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making any hard promises i think i recognise that and said the situation in europe remains quite uncertain and theyjust trying to keep all options on the table at the moment which makes political sense but it is quite frustrating for the general public trying to make plans and try to figure out where they can and try to figure out where they can and cannot go the next coming months. ., ., ., months. the final thought on the front -a~e months. the final thought on the front page come _ months. the final thought on the front page come as _ months. the final thought on the front page come as a _ months. the final thought on the front page come as a former - months. the final thought on the . front page come as a former flixster editor, this has to be a classic photo. the three girls drinking champagne. —— fleet street. iwonder if that went on expenses. laughter must go to the times. leading with the story, and other classic front page picture, three for my students in cambridge. —— three female students. have fun. tricky to get the tone right. have fun but be careful. . ~ the tone right. have fun but be careful. , ,, . ., , ., careful. yes. i think washington did aet careful. yes. i think washington did net the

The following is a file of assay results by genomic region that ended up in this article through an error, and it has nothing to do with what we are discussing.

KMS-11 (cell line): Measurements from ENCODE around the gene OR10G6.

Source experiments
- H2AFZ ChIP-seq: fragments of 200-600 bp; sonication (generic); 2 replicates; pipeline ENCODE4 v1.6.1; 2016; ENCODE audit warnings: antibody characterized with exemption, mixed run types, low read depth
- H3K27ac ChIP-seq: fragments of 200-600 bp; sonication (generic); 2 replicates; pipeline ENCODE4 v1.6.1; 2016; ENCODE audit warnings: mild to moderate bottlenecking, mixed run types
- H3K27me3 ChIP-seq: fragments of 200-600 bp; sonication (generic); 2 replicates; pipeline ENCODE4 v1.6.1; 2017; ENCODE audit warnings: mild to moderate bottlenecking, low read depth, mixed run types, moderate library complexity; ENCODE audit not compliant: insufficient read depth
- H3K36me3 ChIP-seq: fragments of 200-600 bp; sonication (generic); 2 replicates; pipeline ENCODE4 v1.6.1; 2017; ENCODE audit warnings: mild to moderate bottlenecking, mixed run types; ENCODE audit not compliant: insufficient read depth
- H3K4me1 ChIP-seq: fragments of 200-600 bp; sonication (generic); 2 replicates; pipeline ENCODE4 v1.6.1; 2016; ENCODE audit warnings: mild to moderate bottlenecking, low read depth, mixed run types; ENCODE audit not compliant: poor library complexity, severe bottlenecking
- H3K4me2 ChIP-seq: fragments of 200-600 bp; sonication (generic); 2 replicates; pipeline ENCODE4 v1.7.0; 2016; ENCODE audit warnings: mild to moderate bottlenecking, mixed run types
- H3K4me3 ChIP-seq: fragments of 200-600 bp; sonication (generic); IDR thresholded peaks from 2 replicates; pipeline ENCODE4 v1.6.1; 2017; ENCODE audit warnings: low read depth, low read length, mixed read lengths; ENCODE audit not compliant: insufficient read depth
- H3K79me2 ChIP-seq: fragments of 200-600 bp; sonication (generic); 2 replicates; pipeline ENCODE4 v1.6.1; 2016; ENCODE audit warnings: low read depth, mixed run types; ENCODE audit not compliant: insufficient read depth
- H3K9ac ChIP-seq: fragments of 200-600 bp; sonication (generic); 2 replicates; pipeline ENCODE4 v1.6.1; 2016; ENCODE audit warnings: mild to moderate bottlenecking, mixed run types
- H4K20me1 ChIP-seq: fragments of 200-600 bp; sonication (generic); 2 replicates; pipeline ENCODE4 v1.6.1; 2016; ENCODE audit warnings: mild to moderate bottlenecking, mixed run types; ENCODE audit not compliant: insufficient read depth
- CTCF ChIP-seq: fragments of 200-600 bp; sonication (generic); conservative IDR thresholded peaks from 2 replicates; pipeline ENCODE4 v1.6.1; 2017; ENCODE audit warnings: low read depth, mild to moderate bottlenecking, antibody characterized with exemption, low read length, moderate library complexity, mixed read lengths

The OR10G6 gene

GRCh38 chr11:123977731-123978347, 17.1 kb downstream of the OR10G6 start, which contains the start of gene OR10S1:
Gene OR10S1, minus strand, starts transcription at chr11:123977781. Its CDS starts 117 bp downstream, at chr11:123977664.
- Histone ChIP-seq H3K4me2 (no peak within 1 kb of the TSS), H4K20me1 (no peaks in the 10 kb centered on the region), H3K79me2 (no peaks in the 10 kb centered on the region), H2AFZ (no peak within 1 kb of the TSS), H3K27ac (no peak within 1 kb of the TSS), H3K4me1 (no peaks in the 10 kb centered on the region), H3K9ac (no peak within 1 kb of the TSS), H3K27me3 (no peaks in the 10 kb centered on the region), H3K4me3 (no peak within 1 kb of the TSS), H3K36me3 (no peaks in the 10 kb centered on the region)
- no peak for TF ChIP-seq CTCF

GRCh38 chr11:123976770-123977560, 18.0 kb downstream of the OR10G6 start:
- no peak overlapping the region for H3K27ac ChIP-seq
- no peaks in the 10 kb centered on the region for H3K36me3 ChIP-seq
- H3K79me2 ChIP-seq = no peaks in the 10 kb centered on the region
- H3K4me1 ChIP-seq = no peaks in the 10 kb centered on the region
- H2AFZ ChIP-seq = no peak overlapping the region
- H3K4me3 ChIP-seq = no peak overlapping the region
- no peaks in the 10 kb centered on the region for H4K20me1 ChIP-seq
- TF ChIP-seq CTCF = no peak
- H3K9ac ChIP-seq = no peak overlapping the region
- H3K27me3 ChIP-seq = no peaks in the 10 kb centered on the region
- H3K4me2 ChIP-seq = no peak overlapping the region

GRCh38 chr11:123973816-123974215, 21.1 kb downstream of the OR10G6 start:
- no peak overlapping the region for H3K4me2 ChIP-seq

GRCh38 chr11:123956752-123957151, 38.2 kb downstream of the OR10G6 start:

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careful. yes. i think washington did get the tone — careful. yes. i think washington did get the tone right _ careful. yes. i think washington did get the tone right the _ careful. yes. i think washington did get the tone right the press - careful. yes. i think washington did get the tone right the press or - get the tone right the press or earlier today. get the tone right the press or earliertoday. i get the tone right the press or earlier today. i think the government has recognised that there is a general sense of lockdown fatigue, ourthird is a general sense of lockdown fatigue, our third national lockdown, people have been, they haven't seen their families and months, people have not been abroad in months, and i think there is a sense that the government are trying to say to the public look, we understand we ask you to stay at home for months on end and we recognise how difficult this has ben, this is not an opportunity to lift some restrictions. so i think the tone is right over off this is now an opportunity front of the fact that the uk factory will be producing the 60 million novax jabs when they could have been produced elsewhere. is when they could have been produced elsewhere. . . when they could have been produced elsewhere. , ., , when they could have been produced elsewhere— i - elsewhere. is that significant? i don't know _ elsewhere. is that significant? i don't know enough _ elsewhere. is that significant? i don't know enough about - elsewhere. is that significant? i l don't know enough about making vaccines, — don't know enough about making vaccines, not one of my talents, but they seem _ vaccines, not one of my talents, but they seem to— vaccines, not one of my talents, but they seem to be a lot of different levels _ they seem to be a lot of different levels in — they seem to be a lot of different levels in different stages, one of the most — levels in different stages, one of the most complex seems to be putting the most complex seems to be putting the actuai— the most complex seems to be putting the actual stuff that goes into your arm and _